In one of my previous posts, "Enterprise or Standard? A Hands-On Planning Tool to Get it Just Right," I shared a planning tool for analyzing the financial trade-offs between using Enterprise Edition vs. Standard Edition. This week I wanted to share a variation of the tool for virtualization. Specifically, this version would enable you to consider the financial trade-offs of using different licensing options for Microsoft SQL Server running on a virtual machine (VM), which Microsoft calls a Virtual OS Environment (OSE).

The tool is designed to help you answer a question I frequently get: "Should I license SQL Server per VM or per VM host?" As we've discussed previously, with 63% of SQL Server running virtualized in private datacenters, this is very common.

Real-World Scenario

Here's the scenario: You have a number of SQL Server instances and the choice is to license each VM using SQL Server 2014 Standard Edition (SE) or license all the cores of the physical VM hosts using SQL Server 2014 Enterprise Edition (EE). Some of the key factors to consider in the analysis are:

  1. Microsoft VM 4 core license minimum
  2. What is the ratio of VMs per physical host?
  3. Size of the physical hosts in terms of CPUs and cores

A snapshot of the model's output is given below:

SQL Server TCO Tool virtualize output

The first input is your number of SQL Server instances to virtualize. Let's assume there are currently 50 instances to virtualize and you will deploy 1 instance per VM. 

Next, we input the virtualization level, the number of VMs per physical host. In this case, we set the virtualization level to 8 because we want to make sure that each VM is allocated 2 physical CPU cores. As we'll show later, all things being equal, this number has a huge impact on the analysis. Then, we enter the number of CPUs per host, the number of cores per CPU, and the number of years of support. In our example, those are 2, 8, and 3 respectively.

The first set of outputs breaks out the number of EE core licenses required for the hosts and the number of SE core licenses required for the VMs. Note that even though we only plan to allocate 2 cores per VM we have to buy 2 extra SE core licenses per VM because of Microsoft's 4-core licensing minimum. 

Next, you input your SQL Server 2014 license, Software Assurance (SA) and VMware vCloud costs. For the purposes of the exercise, I used the latest list prices I had access to (which are subject to change). We added SA to the analysis because it removes the licensing reassignment frequency restriction of only once every 90 days, which really doesn't make any sense for a live virtualized production environment. And as they say, the model does the rest. It calculates the total costs for each different case.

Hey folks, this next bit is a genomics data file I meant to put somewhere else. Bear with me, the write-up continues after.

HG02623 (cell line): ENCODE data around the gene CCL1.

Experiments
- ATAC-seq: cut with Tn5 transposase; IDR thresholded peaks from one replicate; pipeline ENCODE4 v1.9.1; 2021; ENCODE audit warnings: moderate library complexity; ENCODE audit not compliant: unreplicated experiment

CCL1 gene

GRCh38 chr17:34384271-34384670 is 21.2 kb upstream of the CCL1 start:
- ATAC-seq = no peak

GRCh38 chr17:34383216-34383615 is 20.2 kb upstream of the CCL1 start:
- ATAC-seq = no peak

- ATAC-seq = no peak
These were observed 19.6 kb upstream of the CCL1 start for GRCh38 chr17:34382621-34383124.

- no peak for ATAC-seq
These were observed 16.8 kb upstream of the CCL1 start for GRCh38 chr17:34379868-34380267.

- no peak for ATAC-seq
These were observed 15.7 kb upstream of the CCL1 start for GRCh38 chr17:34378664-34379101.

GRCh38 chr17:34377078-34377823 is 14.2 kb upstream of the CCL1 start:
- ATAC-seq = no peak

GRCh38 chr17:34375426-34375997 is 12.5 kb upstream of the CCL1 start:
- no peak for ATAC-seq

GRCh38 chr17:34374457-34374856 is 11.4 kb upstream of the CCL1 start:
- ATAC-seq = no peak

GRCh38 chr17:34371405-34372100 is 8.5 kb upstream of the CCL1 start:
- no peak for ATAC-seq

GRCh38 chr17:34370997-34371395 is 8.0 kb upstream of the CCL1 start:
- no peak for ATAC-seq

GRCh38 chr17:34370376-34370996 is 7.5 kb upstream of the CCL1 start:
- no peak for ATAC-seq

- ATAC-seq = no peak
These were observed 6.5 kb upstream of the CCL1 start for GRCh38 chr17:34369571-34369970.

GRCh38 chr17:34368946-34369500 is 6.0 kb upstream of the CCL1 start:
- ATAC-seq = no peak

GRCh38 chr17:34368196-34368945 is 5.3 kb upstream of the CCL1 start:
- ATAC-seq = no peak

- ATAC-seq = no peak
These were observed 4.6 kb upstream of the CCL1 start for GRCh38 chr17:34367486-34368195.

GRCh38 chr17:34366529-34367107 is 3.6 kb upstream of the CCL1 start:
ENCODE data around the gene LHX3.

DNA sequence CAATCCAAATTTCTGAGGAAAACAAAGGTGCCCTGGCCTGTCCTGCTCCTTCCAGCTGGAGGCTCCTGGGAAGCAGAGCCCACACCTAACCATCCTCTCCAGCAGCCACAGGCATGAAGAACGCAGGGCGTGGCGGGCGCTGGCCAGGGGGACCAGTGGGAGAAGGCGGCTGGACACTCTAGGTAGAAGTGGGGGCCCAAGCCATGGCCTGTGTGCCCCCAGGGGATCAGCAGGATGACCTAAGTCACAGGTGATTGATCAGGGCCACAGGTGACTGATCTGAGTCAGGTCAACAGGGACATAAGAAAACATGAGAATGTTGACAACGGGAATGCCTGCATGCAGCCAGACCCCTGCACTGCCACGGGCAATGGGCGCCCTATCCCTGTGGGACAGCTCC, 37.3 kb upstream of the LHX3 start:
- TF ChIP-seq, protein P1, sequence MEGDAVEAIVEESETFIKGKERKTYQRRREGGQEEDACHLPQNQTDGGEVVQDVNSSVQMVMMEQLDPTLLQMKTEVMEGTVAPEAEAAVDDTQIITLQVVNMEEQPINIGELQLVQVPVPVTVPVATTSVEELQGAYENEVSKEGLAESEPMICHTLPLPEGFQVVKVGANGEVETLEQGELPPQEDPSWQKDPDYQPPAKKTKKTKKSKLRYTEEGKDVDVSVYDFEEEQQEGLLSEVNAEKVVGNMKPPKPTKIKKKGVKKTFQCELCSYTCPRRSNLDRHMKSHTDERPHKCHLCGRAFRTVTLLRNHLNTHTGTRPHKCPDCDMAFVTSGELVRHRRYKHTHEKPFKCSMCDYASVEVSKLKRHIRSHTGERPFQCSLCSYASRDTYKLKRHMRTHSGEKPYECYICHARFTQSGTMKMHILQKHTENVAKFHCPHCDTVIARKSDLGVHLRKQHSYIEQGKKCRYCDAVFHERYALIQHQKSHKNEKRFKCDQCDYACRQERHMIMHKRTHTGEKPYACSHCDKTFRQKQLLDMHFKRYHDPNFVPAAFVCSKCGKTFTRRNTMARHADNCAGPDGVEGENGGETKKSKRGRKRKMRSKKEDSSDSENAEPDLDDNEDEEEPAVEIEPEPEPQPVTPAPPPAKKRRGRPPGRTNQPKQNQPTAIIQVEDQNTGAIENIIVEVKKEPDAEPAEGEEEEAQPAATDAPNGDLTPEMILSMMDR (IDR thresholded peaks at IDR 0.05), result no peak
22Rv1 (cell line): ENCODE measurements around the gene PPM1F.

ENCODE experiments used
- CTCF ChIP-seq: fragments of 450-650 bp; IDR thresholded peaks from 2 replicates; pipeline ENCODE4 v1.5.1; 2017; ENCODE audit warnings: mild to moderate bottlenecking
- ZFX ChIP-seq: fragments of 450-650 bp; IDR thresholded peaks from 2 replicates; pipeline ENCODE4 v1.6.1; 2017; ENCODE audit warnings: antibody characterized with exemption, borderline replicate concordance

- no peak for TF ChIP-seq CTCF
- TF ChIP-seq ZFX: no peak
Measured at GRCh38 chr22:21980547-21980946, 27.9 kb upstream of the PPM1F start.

Choice Becomes Clear

In this case the choice is pretty clear . . . license each VM using 2014 SE. Even with Microsoft's ridiculous 4-core license minimum per VM and using SA, you would save almost 50% over licensing the VM hosts with EE. But, as we said before a well-crafted model should make it easy to explore different scenarios. For us that would be how could we make using EE a more viable option. I gave a hint earlier as to what we might do to impact the analysis. That would be to change our virtualization level—it's currently set at 8 VM's per physical host. If we change the virtualization level to 13, this reduces the number of physical hosts required from 7 to 4 and EE is only 12% more expensive then SE. We'll have to be more careful with our capacity planning because not every VM can be allocated 2 physical cores, but with processor hyper threading this scenario definitely becomes a more viable option. 

I hope the analysis sparked some new ideas. Remember, the goal is to stay in compliance and minimize your SQL Server costs: "Not too hot or not too cold . . . just right."

As before, if you would like a copy of the tool just send me an email at

Until next time . . . .